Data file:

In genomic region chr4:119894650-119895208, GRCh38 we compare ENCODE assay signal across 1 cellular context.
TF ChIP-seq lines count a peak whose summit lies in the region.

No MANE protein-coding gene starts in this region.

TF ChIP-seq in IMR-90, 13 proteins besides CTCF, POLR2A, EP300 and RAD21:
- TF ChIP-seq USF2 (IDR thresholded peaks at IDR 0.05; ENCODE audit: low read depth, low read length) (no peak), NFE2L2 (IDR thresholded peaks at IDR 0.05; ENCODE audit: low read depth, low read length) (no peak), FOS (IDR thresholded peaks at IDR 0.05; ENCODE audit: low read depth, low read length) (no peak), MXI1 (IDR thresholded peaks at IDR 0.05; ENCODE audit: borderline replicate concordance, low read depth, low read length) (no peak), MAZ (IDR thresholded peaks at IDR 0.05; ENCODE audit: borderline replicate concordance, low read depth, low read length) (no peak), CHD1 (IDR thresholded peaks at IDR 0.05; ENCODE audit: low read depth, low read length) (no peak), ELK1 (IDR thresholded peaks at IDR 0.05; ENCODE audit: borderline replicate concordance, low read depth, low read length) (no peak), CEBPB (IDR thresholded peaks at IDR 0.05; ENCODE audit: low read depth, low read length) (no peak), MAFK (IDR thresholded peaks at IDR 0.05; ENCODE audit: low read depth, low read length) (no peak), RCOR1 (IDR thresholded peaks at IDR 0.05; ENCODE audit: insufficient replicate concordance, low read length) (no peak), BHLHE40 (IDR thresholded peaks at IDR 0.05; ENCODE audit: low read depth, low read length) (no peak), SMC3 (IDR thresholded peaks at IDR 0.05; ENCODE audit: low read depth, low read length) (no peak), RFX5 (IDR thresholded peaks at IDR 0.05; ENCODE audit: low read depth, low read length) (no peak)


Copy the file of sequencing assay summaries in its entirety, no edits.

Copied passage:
In genomic region chr4:119894650-119895208, GRCh38 we compare ENCODE assay signal across 1 cellular context.
TF ChIP-seq lines count a peak whose summit lies in the region.

No MANE protein-coding gene starts in this region.

TF ChIP-seq in IMR-90, 13 proteins besides CTCF, POLR2A, EP300 and RAD21:
- TF ChIP-seq USF2 (IDR thresholded peaks at IDR 0.05; ENCODE audit: low read depth, low read length) (no peak), NFE2L2 (IDR thresholded peaks at IDR 0.05; ENCODE audit: low read depth, low read length) (no peak), FOS (IDR thresholded peaks at IDR 0.05; ENCODE audit: low read depth, low read length) (no peak), MXI1 (IDR thresholded peaks at IDR 0.05; ENCODE audit: borderline replicate concordance, low read depth, low read length) (no peak), MAZ (IDR thresholded peaks at IDR 0.05; ENCODE audit: borderline replicate concordance, low read depth, low read length) (no peak), CHD1 (IDR thresholded peaks at IDR 0.05; ENCODE audit: low read depth, low read length) (no peak), ELK1 (IDR thresholded peaks at IDR 0.05; ENCODE audit: borderline replicate concordance, low read depth, low read length) (no peak), CEBPB (IDR thresholded peaks at IDR 0.05; ENCODE audit: low read depth, low read length) (no peak), MAFK (IDR thresholded peaks at IDR 0.05; ENCODE audit: low read depth, low read length) (no peak), RCOR1 (IDR thresholded peaks at IDR 0.05; ENCODE audit: insufficient replicate concordance, low read length) (no peak), BHLHE40 (IDR thresholded peaks at IDR 0.05; ENCODE audit: low read depth, low read length) (no peak), SMC3 (IDR thresholded peaks at IDR 0.05; ENCODE audit: low read depth, low read length) (no peak), RFX5 (IDR thresholded peaks at IDR 0.05; ENCODE audit: low read depth, low read length) (no peak)